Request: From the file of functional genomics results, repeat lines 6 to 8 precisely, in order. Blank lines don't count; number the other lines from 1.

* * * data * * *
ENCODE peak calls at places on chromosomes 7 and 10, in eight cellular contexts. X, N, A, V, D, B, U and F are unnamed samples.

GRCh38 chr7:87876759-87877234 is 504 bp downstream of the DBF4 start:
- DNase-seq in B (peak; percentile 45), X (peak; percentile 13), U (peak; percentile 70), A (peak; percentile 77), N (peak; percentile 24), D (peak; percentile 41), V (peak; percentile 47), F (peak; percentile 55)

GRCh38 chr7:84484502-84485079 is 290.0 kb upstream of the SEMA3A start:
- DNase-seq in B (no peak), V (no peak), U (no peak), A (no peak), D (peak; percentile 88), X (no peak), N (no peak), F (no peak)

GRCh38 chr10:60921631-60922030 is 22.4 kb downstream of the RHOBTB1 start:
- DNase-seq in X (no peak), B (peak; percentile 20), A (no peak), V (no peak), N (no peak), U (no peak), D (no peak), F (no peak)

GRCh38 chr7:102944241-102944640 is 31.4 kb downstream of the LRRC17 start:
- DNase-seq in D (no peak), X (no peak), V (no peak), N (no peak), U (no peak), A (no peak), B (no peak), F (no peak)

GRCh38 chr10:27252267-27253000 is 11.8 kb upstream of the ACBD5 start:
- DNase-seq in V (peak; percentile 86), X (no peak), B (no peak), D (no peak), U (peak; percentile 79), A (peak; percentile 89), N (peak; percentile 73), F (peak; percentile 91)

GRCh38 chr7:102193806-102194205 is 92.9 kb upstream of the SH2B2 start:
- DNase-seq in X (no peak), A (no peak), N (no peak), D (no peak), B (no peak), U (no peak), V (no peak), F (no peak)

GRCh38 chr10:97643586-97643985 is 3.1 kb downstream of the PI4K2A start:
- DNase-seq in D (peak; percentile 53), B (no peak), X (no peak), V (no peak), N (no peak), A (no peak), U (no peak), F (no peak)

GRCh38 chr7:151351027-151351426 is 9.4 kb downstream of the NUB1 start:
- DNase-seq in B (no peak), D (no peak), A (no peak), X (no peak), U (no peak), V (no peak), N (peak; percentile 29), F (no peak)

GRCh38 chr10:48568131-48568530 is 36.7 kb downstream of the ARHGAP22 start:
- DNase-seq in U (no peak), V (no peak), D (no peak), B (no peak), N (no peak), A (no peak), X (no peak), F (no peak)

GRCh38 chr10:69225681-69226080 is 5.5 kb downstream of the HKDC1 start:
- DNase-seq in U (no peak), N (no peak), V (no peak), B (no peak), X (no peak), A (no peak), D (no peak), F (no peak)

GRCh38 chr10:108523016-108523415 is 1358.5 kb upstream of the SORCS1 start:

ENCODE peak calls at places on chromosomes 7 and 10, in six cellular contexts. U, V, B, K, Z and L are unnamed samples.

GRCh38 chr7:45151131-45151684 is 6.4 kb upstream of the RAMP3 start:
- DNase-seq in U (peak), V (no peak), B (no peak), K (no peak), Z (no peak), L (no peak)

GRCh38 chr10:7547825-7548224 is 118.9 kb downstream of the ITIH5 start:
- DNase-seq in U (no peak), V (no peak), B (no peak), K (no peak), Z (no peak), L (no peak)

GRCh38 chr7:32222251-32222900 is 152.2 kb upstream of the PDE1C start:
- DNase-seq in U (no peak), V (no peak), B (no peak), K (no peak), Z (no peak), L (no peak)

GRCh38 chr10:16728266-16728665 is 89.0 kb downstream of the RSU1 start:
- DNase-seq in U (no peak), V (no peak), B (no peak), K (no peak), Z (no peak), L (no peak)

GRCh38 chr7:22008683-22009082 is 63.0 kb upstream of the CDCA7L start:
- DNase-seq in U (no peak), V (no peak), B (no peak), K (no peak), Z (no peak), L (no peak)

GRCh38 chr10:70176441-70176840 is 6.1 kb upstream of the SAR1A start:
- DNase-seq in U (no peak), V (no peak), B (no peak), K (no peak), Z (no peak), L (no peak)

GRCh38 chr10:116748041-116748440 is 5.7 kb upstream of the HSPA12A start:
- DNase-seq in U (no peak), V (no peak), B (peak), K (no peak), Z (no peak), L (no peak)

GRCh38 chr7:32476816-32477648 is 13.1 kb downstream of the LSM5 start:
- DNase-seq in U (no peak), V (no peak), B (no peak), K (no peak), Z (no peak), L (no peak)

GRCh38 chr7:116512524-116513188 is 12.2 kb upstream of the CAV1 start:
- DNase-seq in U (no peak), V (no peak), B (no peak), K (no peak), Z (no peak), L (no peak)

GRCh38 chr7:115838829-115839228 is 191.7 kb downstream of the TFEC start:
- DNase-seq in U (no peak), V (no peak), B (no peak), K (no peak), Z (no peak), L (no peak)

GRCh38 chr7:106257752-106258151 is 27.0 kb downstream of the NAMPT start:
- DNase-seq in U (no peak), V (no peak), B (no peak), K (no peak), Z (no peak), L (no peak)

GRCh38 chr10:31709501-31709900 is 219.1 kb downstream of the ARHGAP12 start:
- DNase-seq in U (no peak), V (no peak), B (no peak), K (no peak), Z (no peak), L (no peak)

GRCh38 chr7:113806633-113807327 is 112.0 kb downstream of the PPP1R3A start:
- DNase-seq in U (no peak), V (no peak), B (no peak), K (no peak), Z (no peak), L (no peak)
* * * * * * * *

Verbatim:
GRCh38 chr10:60921631-60922030 is 22.4 kb downstream of the RHOBTB1 start:
- DNase-seq in X (no peak), B (peak; percentile 20), A (no peak), V (no peak), N (no peak), U (no peak), D (no peak), F (no peak)

GRCh38 chr7:102944241-102944640 is 31.4 kb downstream of the LRRC17 start: